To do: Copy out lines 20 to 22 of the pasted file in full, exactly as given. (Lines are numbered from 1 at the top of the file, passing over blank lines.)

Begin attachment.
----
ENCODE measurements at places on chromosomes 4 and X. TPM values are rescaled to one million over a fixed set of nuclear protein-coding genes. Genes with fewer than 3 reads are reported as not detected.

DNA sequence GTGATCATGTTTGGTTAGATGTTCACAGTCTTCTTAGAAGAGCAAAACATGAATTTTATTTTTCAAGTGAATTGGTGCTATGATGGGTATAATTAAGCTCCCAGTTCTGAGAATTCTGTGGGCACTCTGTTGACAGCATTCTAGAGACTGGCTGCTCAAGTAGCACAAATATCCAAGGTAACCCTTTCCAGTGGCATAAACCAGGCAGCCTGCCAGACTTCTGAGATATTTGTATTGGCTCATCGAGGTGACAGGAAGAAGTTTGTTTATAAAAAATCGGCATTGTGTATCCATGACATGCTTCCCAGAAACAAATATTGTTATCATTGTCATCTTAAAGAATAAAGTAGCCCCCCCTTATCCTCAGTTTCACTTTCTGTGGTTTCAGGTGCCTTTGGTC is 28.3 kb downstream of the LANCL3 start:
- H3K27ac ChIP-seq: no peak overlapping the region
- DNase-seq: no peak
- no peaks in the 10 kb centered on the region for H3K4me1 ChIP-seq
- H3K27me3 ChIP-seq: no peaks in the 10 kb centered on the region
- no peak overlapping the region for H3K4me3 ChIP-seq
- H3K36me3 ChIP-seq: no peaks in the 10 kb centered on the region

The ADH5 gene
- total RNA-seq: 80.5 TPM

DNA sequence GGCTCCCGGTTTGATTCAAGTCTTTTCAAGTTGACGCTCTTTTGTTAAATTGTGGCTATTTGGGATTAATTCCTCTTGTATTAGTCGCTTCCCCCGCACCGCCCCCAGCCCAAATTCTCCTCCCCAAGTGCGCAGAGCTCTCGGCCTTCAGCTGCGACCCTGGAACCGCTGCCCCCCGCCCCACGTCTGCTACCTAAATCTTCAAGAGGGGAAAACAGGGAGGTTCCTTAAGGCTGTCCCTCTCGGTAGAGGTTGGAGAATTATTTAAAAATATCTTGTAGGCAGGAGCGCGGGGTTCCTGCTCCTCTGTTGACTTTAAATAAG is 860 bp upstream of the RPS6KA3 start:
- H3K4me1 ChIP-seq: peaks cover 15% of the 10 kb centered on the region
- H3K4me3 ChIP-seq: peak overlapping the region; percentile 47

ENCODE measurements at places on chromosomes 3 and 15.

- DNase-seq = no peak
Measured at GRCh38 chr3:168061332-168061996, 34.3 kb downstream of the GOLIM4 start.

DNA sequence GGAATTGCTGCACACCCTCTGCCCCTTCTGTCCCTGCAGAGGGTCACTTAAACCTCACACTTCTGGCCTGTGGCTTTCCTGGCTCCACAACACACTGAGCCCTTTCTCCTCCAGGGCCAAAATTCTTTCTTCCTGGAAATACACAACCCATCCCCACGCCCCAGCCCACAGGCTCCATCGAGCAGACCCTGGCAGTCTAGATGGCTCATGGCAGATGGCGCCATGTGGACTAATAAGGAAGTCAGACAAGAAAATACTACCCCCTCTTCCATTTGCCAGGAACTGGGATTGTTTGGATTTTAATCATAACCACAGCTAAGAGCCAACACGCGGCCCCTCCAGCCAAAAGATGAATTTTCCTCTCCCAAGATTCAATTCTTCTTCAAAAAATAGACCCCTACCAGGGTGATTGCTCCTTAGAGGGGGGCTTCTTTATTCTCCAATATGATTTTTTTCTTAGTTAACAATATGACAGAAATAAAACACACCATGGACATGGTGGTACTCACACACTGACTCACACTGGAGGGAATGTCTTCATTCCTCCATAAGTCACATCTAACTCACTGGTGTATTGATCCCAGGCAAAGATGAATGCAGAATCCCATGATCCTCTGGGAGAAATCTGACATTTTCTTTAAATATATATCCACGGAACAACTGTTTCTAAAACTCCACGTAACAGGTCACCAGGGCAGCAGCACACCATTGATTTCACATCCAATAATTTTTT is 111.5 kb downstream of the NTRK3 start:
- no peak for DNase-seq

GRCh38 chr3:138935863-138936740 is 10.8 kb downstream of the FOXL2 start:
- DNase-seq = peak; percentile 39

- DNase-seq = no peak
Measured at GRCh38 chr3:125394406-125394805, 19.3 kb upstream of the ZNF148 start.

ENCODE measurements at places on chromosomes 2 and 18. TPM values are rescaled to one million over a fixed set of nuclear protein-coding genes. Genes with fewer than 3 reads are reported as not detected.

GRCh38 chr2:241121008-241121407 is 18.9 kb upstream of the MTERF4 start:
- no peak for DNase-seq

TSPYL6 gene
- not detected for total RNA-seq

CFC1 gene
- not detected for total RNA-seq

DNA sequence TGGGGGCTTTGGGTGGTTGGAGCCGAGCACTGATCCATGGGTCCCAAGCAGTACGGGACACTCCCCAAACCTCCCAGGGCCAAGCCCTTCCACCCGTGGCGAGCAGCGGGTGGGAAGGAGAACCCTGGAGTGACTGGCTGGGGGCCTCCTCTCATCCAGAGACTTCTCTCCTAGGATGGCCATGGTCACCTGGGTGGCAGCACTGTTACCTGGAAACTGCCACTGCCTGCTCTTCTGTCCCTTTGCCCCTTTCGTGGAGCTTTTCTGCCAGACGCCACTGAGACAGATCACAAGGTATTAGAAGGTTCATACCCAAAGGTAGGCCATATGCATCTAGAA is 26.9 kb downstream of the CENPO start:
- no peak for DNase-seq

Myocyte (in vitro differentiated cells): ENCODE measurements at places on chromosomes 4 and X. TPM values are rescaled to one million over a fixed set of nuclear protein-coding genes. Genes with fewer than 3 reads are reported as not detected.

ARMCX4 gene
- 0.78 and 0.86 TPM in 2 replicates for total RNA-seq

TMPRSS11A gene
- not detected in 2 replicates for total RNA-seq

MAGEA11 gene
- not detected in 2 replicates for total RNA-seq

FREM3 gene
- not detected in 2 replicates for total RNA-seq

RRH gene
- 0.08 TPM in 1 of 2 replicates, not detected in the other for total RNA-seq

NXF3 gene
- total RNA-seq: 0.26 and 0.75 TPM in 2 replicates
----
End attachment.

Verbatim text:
- DNase-seq = peak; percentile 39

- DNase-seq = no peak
Measured at GRCh38 chr3:125394406-125394805, 19.3 kb upstream of the ZNF148 start.